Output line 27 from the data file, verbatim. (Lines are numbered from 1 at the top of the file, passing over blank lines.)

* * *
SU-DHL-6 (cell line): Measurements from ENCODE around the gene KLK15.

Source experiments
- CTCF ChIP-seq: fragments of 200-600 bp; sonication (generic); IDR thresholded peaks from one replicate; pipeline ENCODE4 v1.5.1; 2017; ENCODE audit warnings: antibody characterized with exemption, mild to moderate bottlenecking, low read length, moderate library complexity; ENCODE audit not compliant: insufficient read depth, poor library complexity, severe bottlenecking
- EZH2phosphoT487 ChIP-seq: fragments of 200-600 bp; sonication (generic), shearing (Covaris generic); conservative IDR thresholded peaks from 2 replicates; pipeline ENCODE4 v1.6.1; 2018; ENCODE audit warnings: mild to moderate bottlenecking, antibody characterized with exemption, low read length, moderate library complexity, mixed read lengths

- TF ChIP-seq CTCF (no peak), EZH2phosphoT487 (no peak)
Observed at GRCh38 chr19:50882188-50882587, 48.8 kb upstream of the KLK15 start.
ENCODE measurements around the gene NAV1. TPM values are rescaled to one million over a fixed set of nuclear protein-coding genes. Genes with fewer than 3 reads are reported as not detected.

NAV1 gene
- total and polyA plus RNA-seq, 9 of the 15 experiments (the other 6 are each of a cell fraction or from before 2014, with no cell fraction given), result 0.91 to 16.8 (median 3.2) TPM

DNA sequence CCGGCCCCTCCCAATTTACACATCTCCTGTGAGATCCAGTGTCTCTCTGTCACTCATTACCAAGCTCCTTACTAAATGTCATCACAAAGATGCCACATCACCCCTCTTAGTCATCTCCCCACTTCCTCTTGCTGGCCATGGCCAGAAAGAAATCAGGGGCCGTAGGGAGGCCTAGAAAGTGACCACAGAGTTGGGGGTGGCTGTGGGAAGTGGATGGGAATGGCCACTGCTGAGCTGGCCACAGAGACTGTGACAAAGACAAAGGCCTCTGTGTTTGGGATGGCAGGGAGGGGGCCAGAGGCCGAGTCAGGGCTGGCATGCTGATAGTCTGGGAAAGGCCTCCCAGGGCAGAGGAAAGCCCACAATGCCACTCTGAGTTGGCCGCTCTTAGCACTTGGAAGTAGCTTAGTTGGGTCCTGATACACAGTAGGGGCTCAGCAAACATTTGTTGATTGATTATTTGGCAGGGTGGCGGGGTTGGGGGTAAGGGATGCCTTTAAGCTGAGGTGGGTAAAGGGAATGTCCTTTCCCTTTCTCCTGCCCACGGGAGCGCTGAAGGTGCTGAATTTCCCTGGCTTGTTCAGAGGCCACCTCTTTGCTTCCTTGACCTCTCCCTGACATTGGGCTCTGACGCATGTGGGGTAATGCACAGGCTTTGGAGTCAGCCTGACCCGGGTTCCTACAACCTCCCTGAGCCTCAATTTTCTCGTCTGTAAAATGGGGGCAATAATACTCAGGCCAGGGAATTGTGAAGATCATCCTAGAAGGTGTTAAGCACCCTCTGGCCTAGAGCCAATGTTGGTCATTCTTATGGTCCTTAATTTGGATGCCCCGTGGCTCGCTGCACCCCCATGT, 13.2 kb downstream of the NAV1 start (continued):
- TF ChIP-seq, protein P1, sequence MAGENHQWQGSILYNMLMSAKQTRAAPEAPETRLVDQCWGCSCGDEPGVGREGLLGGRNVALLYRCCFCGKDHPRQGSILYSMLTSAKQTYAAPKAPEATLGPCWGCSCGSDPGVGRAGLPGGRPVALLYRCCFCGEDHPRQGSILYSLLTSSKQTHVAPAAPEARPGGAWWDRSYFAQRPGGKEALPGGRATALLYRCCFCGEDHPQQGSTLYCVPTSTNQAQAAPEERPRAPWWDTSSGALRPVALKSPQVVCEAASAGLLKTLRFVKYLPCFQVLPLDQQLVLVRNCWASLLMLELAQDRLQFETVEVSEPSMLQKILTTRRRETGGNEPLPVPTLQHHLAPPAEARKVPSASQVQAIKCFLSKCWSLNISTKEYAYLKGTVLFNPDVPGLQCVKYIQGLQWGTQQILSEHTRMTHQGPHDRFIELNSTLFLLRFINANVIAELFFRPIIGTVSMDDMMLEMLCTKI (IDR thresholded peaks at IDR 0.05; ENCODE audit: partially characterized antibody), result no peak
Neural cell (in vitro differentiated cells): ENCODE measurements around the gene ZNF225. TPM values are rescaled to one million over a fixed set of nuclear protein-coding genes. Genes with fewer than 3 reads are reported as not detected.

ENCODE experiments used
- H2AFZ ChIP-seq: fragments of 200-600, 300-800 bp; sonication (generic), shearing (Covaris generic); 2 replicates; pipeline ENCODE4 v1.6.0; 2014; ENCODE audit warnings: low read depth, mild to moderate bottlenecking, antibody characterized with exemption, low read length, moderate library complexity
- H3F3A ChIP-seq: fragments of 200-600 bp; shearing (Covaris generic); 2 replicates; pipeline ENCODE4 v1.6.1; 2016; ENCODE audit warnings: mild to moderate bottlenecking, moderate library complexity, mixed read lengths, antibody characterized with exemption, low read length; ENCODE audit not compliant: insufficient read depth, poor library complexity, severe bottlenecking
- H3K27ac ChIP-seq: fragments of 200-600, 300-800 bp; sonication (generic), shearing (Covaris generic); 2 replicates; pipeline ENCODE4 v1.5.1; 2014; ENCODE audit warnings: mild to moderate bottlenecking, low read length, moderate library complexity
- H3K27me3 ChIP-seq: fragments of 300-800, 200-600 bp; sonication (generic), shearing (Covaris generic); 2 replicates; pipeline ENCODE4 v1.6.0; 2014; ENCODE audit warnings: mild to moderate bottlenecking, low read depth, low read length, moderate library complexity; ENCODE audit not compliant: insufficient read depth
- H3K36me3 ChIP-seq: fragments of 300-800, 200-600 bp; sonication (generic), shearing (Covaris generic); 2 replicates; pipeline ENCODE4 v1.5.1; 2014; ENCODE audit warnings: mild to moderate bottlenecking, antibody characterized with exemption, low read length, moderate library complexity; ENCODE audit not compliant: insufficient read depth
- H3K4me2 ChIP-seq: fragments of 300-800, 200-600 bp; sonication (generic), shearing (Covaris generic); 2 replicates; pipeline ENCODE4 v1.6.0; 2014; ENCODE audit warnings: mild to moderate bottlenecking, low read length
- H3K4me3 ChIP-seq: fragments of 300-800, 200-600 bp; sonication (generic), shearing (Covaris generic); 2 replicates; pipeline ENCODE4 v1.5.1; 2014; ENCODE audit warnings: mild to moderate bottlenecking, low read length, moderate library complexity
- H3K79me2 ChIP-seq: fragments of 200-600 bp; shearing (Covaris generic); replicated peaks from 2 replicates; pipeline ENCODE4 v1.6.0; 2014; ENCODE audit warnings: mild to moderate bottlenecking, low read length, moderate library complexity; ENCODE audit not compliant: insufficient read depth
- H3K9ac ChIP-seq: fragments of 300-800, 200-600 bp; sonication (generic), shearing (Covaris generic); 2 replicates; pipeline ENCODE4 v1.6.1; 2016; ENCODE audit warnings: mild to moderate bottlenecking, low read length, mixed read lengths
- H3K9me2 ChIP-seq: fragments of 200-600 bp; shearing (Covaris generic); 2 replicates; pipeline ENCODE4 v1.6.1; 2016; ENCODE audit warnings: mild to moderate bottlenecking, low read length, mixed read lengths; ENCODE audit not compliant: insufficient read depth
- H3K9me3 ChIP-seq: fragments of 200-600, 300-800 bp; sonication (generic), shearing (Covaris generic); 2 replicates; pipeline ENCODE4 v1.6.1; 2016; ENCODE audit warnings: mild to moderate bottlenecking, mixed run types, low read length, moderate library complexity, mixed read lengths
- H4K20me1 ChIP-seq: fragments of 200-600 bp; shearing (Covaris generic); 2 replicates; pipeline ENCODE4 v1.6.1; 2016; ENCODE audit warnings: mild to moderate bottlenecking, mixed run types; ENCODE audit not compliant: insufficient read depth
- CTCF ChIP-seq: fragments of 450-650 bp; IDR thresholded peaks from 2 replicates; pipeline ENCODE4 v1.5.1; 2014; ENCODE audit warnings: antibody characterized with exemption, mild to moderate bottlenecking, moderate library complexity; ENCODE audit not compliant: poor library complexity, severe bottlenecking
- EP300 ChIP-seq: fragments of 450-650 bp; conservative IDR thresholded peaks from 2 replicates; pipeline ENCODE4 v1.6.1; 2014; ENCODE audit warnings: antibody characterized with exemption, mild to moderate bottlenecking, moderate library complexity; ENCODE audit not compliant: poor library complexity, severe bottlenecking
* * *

- EP300 ChIP-seq: fragments of 450-650 bp; conservative IDR thresholded peaks from 2 replicates; pipeline ENCODE4 v1.6.1; 2014; ENCODE audit warnings: antibody characterized with exemption, mild to moderate bottlenecking, moderate library complexity; ENCODE audit not compliant: poor library complexity, severe bottlenecking